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Edward Liddle's Biographies of Irish Cricketers
Robert Lecky Pike
  • Born 23 January 1858 Kilknock, Co Carlow
  • Died 29 January 1933, Ravenswood House Newtownbarry, Co Wexford
  • Educated Bessborough School Grove House, Tottenham, London; Cambridge University
  • Occupation Barrister
  • Debut 25 August 1884 v I Zingari at Phoenix CC, Phoenix Park
  • Cap Number 187
  • Style Right-hand bat; slow spin bowler.
  • Teams Co Carlow

Robert Pike came from a distinguished and long established Anglo-Irish land owning family. As a cricketer he was prominent at school, and, though never coming near the University XI while at Cambridge, played for his College and was known s a very skilful spin bowler, slower than most. It has been impossible definitely to establish whether he bowled left or right arm, though evidence suggests the former. Definite information in this matter would be welcome.

Back in Ireland, a practising barrister, he was a regular in the Co Carlow side for many years. Cricket was strong there in late Victorian times, suffering less from the effects of the land war and the GAA ban, than was the case in some other rural centres. The County had a full fixture list, visiting Dublin to play Phoenix, the University and Leinster as well as entertaining these sides at home. They also received annual visits from Na Shuler, in 1890 accompanied by TC O'Brien, fresh from an epic innings for the Lyric Club against the Australians. They also played a host of rural teams and many military teams.

In 1890, the Royal Dublin Fusiliers were easily beaten, largely because Robert took 8 wickets in the innings at a small cost. Robert was often seen in Na Shuler matches and was a regular participant in their Cork tour in the late seventies and early eighties. Thus in 1879, he took 10 wickets in the match at The Mardyke v Cork County to help the Shulers to thrilling one run win. The following year, his bowling was too much for Lord Bandon's XIV,. He took 14 in the match, which was fortunate for the visitors as the game finished in a tie! A third 10 wicket haul came in 1883, when he took 8 first innings wickets to bowl the County out for 61, However he managed only two in the second, as the hosts, following on, played out time. He also made several successful appearances for the County, but always retained a strong link with Carlow cricket, being a Vice President of his club in 1913.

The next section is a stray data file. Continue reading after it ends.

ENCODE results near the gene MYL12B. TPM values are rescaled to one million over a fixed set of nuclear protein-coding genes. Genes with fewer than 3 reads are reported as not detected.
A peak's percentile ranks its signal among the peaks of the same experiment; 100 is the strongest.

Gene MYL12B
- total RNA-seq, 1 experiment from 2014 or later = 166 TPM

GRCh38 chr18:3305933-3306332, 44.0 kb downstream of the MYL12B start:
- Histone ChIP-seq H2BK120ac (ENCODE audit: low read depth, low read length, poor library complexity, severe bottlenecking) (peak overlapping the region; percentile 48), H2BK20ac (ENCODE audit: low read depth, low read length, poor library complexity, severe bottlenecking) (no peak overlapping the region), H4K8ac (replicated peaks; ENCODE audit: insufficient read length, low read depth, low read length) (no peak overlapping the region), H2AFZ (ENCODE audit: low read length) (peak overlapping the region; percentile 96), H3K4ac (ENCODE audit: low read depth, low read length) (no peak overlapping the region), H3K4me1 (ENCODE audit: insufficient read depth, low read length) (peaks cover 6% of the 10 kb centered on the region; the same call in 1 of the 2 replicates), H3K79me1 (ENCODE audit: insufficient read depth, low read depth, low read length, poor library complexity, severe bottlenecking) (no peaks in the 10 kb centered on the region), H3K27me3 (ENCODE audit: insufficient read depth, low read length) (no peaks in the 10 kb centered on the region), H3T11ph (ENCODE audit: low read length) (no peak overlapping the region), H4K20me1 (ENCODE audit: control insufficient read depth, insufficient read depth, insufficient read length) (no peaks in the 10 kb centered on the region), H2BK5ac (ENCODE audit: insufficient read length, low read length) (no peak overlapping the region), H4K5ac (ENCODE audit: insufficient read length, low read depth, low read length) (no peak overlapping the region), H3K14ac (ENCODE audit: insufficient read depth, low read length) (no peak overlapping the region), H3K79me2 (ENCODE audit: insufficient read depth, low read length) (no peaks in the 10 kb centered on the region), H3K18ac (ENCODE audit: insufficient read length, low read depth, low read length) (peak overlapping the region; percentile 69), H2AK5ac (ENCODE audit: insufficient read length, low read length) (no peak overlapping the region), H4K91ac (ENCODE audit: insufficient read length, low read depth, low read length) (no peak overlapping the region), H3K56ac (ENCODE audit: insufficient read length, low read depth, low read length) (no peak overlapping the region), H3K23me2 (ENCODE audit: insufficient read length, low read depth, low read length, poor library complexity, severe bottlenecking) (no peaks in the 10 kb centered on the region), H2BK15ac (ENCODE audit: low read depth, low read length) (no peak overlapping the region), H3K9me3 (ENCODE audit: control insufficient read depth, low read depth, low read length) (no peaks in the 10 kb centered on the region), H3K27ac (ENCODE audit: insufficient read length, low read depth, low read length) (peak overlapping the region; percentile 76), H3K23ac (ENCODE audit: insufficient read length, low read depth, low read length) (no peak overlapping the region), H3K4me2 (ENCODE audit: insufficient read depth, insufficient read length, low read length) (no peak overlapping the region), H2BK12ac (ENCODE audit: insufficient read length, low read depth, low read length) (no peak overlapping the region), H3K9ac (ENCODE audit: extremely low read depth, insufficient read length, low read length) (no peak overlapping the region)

He made his debut for Ireland against I Zingari in 1884 at Phoenix CC. Ireland batted first and were bundled out for 95. This would have been much worse had Pike, not known for his batting skills, not contributed 18, adding 32 for the 9th wicket with AJ Fleming, often seen as the best Irish batsman of the time, who carried his bat for 45. Robert then opened the bowling with Henry Dawson, a left arm medium pacer reputedly lost on the Titanic, though it has proved impossible to find his name on any approved passenger list. They caused problems for the early IZ batting, after starting with a maiden piece. Robert had CFC Clarke, an occasional Surrey batsman caught at mid on, then held a good slip catch to dispose of the new batsman FE Allsop. He finished with 2-58, besides holding another slip catch. Some sub standard wicket keeping by JN Lombard deprived him of at least one more scalp. IZ won by ten wickets, but he had made a fair debut. Selection was not always consistent at the time, and this, allied to the demands of the legal profession, meant that he did he did not play again for 5 years.

When he next played, it was to have his best match for Ireland, against probably the strongest opposition he bowled to, the 1889 Philadelphians. His match figures were a good, if not exceptional 9 / 151, while in the first innings he returned 36 - 9 - 87 - 5. At the other end paceman H F Woodgate, in his last match for Ireland, took 4/53. They had a large part in Ireland's being able to set the visitors 294 to win. Robert again bowled well, getting 4 /64 as the Americans finished 95 short of their target with 6 wickets down. Two factors saved them. One was Irish catching, or rather the lack of it. Pike saw George Patterson, the stylish Philadelphian opener, missed twice at the wicket by ER Fitzgerald, usually a highly regarded wicket keeper. In desperation Robert removed Patterson with a caught and bowled. The second reason that prevented an Irish win was that Robert, presumably needed in court shortly, had to leave the match early.

He was to play in the next three IZ matched before pressure of work meant that he was no longer available for longer matches. In 1889 he took the last two IZ wickets to fall, thereby establishing a connection with famous Lord's matches past and future. Both his victims were stumped by the excellent NICC wicket keeper, William Vint, now returned from an Australian sojourn and back in his rightful place behind the stumps. First to go was RH Fowler, whose son Bob hero of 'Fowler's Match', the remarkable Eton v Harrow game of 1910 would be born 20 months later. Next, the last of the innings, was Frank Cobden, hero of 'Cobden's Match', the 1870 University match in which he performed the hat trick in the last over to give Cambridge a 2 run victory. Though Robert was to take 2/29 in his farewell match in 1891, his last scalp of real interest was claimed in his penultimate game in 1890. Here he bowled in support of George Berkeley (7/20) to take 2/49 in the first innings. This was the visitor's opener Prince Christian Victor Albert Ludwig Ernest Anton of Schleswig - Holstein, grandson of Queen Victoria, and a capable cricketer with a score of 35 in his sole first class match, besides making 205 in a military match in Rawalpindi in 1893. He died of typhoid during the Boer War.

An obituary of Robert Lecky Pike, covering his legal rather than cricket career, was published in The Times on 31 January 1933.